Changes between Version 5 and Version 6 of doc/PETS2011EthicsPanel


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Timestamp:
Aug 15, 2011, 3:11:30 PM (8 years ago)
Author:
AdamShostack
Comment:

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  • doc/PETS2011EthicsPanel

    v5 v6  
    1 Chris Soghoian summarized McCoy et al and Castelluccia et al papers, and described some of the issues there. (Both involved collecting data from exit servers.) Relevant questions: Is it relevant whether research is specifically about Tor, or whether it's just a convenient point to eavesdrop on people? Is it relevant whether data is aggregated?  Chris proposed: only eavesdrop a network in order to do research on that network. (IOW, no using anonymity nets as a source of eavesdroppable users who can't easily complain or TOS you..) Minimize collection or retention. Stuff should be legal in the country where it's performed. Vet your stuff with an IRB if you have one.  He suggested that papers ought to need to include a standard section about what ethical issues there were and what the authors did about it.  Chris's slides are below.
     1Chris Soghoian summarized McCoy et al and Castelluccia et al papers, and described some of the issues there. (Both involved collecting data from exit servers.) Relevant questions: Is it relevant whether research is specifically about Tor, or whether it's just a convenient point to eavesdrop on people? Is it relevant whether data is aggregated?  Chris proposed: only eavesdrop a network in order to do research on that network. (IOW, no using anonymity nets as a source of eavesdroppable users who can't easily complain or TOS you..) Minimize collection or retention. Stuff should be legal in the country where it's performed. Vet your stuff with an IRB if you have one.  He suggested that papers ought to need to include a standard section about what ethical issues there were and what the authors did about it.  Chris's slides are attached at the bottom of this page.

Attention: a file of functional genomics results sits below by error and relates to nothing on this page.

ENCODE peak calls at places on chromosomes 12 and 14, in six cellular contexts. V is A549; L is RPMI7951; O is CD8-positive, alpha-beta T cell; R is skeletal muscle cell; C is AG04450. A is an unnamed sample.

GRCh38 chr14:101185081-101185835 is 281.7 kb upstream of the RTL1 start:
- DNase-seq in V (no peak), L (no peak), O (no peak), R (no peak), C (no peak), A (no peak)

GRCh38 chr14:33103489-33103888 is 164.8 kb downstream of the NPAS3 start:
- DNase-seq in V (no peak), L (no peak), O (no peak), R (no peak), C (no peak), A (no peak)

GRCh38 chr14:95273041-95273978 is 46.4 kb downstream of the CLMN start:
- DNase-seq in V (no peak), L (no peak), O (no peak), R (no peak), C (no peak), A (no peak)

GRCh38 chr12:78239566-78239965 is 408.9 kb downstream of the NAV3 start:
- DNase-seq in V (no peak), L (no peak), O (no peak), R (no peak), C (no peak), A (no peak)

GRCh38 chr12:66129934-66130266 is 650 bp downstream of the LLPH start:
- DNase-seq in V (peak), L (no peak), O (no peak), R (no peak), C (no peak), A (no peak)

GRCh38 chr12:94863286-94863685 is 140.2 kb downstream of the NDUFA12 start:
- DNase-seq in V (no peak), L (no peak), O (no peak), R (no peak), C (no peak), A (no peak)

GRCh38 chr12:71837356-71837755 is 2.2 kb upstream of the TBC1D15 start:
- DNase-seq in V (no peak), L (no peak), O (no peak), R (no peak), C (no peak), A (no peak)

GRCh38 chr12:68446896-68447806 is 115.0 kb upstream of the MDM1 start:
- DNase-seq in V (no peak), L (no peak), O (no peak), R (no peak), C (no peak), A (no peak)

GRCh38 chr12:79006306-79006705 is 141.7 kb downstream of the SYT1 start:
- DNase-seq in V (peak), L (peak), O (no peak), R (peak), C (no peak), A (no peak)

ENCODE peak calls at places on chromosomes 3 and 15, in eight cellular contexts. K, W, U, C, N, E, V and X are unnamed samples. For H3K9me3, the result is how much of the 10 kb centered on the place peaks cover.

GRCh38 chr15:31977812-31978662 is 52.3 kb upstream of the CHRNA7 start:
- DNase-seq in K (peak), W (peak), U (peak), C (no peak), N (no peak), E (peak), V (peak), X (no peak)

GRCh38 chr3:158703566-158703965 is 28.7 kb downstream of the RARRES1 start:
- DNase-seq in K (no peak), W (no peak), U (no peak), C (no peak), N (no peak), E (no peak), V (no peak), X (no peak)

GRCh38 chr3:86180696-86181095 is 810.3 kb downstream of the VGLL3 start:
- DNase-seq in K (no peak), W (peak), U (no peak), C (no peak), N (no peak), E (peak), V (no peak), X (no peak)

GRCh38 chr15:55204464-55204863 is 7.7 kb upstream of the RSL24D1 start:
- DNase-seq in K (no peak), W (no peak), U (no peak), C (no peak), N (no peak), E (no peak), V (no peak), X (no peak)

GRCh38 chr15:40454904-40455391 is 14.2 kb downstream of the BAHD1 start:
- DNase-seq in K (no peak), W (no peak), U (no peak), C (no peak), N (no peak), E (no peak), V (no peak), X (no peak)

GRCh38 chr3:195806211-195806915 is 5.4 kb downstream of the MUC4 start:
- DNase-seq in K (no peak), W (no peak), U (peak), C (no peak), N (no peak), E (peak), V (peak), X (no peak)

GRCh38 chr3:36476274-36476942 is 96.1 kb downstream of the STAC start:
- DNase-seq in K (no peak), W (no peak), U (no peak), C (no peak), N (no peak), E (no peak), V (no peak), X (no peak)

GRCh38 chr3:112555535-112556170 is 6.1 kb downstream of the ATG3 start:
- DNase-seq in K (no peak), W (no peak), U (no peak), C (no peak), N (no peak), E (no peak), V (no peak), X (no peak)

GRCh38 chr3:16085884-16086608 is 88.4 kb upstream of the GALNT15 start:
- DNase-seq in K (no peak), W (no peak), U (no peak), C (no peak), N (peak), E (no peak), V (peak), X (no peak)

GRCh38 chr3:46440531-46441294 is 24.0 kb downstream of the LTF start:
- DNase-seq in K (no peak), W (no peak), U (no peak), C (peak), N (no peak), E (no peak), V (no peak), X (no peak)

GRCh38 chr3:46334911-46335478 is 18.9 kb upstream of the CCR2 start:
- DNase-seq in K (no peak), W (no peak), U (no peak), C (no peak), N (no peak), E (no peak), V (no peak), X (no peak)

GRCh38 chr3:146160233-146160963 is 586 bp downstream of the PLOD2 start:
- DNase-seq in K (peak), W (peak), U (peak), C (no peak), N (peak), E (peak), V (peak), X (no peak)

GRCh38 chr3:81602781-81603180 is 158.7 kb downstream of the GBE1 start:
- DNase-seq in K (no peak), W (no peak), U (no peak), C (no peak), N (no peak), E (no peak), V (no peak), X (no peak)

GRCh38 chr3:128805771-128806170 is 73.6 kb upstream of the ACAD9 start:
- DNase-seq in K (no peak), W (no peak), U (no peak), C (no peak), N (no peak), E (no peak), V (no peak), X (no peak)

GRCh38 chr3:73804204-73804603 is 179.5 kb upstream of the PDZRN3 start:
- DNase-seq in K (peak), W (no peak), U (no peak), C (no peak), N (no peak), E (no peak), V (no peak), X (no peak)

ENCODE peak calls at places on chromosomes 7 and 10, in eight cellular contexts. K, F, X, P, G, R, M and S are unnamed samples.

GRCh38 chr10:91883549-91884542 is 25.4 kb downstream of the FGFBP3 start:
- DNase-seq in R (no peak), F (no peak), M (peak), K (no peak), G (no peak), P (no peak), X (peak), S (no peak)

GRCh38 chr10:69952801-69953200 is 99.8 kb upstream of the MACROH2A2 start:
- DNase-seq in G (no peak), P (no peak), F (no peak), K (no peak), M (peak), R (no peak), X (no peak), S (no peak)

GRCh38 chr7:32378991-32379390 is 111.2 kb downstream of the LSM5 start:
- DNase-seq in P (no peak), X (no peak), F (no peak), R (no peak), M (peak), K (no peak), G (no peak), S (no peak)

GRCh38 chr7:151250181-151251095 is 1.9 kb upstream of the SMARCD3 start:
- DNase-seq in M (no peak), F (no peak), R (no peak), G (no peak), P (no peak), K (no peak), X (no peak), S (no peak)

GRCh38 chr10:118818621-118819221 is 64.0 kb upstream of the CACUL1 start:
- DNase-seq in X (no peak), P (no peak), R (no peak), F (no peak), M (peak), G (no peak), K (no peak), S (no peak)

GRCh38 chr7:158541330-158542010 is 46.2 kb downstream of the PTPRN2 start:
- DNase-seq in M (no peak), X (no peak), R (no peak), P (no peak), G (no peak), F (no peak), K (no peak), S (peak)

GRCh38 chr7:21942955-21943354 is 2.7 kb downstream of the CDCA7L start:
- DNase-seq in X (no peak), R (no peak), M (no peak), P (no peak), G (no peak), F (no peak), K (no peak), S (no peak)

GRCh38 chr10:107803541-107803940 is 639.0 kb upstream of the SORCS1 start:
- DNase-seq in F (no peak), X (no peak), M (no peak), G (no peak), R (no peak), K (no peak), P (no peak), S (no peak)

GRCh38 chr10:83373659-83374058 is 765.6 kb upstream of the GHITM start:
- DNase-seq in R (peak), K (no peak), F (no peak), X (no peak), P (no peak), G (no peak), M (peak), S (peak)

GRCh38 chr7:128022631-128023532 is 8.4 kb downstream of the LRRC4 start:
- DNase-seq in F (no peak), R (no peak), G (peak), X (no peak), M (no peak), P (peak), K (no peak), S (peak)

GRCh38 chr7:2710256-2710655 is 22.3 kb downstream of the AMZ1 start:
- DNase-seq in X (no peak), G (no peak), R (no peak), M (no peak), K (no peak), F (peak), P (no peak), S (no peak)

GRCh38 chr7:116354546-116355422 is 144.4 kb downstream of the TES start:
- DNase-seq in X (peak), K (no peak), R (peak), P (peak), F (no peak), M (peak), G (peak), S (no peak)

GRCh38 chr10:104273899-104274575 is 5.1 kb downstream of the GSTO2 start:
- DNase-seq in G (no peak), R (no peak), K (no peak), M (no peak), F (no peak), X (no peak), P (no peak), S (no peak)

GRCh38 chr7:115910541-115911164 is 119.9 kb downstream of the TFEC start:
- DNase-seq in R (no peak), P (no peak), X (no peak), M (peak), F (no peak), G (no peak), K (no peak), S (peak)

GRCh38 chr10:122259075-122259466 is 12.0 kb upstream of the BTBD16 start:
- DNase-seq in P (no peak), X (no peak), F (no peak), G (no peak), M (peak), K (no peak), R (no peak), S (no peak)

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    3 Next Roger Dingledine talked. He said he'd raise lots of point and not answer them. He discussed whether legal standards were particularly relevant, claiming that legal protections fall short of security properties, but claiming that researchers need to hold to a higher standard than actual adversaries. He then talked about research groups who asked Roger about how to do such research, get referred to a lawyer, then give up, So conservative careful groups give up, and brash/reckless groups (nor roger's words) become the only ones to do collection.
     3Roger Dingledine spoke next. He said he'd raise lots of point and not answer them. He discussed whether legal standards were particularly relevant, claiming that legal protections fall short of security properties, but claiming that researchers need to hold to a higher standard than actual adversaries. He then talked about research groups who asked Roger about how to do such research, get referred to a lawyer, then give up, So conservative careful groups give up, and brash/reckless groups (nor roger's words) become the only ones to do collection.
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    55Roger proposed: only study an anonymity network iin order to do research on that network. Minimize data collection. (But it's hard to know in advance what to minimize.) Only present data that relates to your hypothesis. (If your hypothesis is about whether an attack works on the network, don't add a section to your paper where you out users and explain where they live and what they're doing.) Don't keep data that isn't safe to publish. Explain data collection methodology in public before you actually do it, so that it can actually get reviewed. Reviewers should demand enough info in papers to know that data collection methodology was safe. [Roger mentioned a paper I talked with him about where the whole paper is about deanonymizing users using only a tiny little bit of data... and where the ethics section was just "We hashed IPs, so it's all okay."]